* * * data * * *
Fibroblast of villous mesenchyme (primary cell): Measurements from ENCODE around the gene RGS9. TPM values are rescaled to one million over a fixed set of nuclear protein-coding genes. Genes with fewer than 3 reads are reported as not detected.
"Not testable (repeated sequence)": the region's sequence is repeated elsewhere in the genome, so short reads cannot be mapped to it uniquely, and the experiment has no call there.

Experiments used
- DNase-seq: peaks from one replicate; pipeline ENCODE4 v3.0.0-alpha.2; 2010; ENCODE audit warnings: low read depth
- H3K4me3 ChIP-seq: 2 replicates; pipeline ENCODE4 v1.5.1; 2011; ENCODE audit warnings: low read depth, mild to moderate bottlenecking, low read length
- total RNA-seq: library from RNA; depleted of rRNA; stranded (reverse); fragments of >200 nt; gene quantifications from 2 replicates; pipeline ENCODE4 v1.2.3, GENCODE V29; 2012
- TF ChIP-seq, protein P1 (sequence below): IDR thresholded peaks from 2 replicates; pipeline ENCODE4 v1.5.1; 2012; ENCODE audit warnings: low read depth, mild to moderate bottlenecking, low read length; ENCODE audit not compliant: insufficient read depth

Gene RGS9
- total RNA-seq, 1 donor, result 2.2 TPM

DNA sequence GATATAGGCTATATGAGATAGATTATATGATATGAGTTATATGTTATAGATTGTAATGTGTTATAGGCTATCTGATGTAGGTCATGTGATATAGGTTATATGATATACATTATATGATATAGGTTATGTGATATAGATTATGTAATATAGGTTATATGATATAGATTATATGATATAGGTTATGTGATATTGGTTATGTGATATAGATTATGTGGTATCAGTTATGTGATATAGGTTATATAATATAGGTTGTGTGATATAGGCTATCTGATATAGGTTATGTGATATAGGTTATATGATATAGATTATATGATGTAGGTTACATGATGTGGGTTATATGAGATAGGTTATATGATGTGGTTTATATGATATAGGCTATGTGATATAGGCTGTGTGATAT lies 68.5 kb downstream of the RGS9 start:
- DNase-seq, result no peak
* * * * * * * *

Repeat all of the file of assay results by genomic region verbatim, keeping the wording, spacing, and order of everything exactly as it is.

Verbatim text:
Fibroblast of villous mesenchyme (primary cell): Measurements from ENCODE around the gene RGS9. TPM values are rescaled to one million over a fixed set of nuclear protein-coding genes. Genes with fewer than 3 reads are reported as not detected.
"Not testable (repeated sequence)": the region's sequence is repeated elsewhere in the genome, so short reads cannot be mapped to it uniquely, and the experiment has no call there.

Experiments used
- DNase-seq: peaks from one replicate; pipeline ENCODE4 v3.0.0-alpha.2; 2010; ENCODE audit warnings: low read depth
- H3K4me3 ChIP-seq: 2 replicates; pipeline ENCODE4 v1.5.1; 2011; ENCODE audit warnings: low read depth, mild to moderate bottlenecking, low read length
- total RNA-seq: library from RNA; depleted of rRNA; stranded (reverse); fragments of >200 nt; gene quantifications from 2 replicates; pipeline ENCODE4 v1.2.3, GENCODE V29; 2012
- TF ChIP-seq, protein P1 (sequence below): IDR thresholded peaks from 2 replicates; pipeline ENCODE4 v1.5.1; 2012; ENCODE audit warnings: low read depth, mild to moderate bottlenecking, low read length; ENCODE audit not compliant: insufficient read depth

Gene RGS9
- total RNA-seq, 1 donor, result 2.2 TPM

DNA sequence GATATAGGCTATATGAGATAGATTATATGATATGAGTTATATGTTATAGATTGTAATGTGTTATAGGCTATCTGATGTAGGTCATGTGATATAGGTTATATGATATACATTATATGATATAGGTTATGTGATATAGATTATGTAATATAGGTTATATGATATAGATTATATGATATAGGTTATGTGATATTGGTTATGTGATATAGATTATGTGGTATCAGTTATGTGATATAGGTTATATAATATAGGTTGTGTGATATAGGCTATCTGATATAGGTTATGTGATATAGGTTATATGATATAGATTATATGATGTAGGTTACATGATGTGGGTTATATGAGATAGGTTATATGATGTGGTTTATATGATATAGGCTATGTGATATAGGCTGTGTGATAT lies 68.5 kb downstream of the RGS9 start:
- DNase-seq, result no peak